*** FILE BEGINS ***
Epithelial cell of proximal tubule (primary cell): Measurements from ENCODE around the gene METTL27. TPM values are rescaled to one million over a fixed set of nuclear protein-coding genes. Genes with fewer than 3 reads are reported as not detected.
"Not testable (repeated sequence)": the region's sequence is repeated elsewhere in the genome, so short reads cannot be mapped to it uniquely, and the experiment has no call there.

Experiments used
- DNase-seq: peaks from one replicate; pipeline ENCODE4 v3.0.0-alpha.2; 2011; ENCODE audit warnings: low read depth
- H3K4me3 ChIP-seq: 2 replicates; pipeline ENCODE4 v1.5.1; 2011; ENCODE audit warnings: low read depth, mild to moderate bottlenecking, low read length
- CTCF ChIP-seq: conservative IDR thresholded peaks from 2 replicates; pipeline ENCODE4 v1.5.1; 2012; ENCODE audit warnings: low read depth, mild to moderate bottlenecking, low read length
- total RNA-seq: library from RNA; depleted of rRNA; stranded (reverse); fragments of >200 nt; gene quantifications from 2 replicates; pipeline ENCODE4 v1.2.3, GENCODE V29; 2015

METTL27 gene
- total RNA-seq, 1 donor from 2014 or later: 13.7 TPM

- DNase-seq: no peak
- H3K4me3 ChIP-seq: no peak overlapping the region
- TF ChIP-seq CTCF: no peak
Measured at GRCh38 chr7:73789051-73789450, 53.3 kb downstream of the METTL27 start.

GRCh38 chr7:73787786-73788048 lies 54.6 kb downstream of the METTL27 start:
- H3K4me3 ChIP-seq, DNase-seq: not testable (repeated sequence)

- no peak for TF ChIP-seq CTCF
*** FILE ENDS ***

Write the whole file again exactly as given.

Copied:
Epithelial cell of proximal tubule (primary cell): Measurements from ENCODE around the gene METTL27. TPM values are rescaled to one million over a fixed set of nuclear protein-coding genes. Genes with fewer than 3 reads are reported as not detected.
"Not testable (repeated sequence)": the region's sequence is repeated elsewhere in the genome, so short reads cannot be mapped to it uniquely, and the experiment has no call there.

Experiments used
- DNase-seq: peaks from one replicate; pipeline ENCODE4 v3.0.0-alpha.2; 2011; ENCODE audit warnings: low read depth
- H3K4me3 ChIP-seq: 2 replicates; pipeline ENCODE4 v1.5.1; 2011; ENCODE audit warnings: low read depth, mild to moderate bottlenecking, low read length
- CTCF ChIP-seq: conservative IDR thresholded peaks from 2 replicates; pipeline ENCODE4 v1.5.1; 2012; ENCODE audit warnings: low read depth, mild to moderate bottlenecking, low read length
- total RNA-seq: library from RNA; depleted of rRNA; stranded (reverse); fragments of >200 nt; gene quantifications from 2 replicates; pipeline ENCODE4 v1.2.3, GENCODE V29; 2015

METTL27 gene
- total RNA-seq, 1 donor from 2014 or later: 13.7 TPM

- DNase-seq: no peak
- H3K4me3 ChIP-seq: no peak overlapping the region
- TF ChIP-seq CTCF: no peak
Measured at GRCh38 chr7:73789051-73789450, 53.3 kb downstream of the METTL27 start.

GRCh38 chr7:73787786-73788048 lies 54.6 kb downstream of the METTL27 start:
- H3K4me3 ChIP-seq, DNase-seq: not testable (repeated sequence)

- no peak for TF ChIP-seq CTCF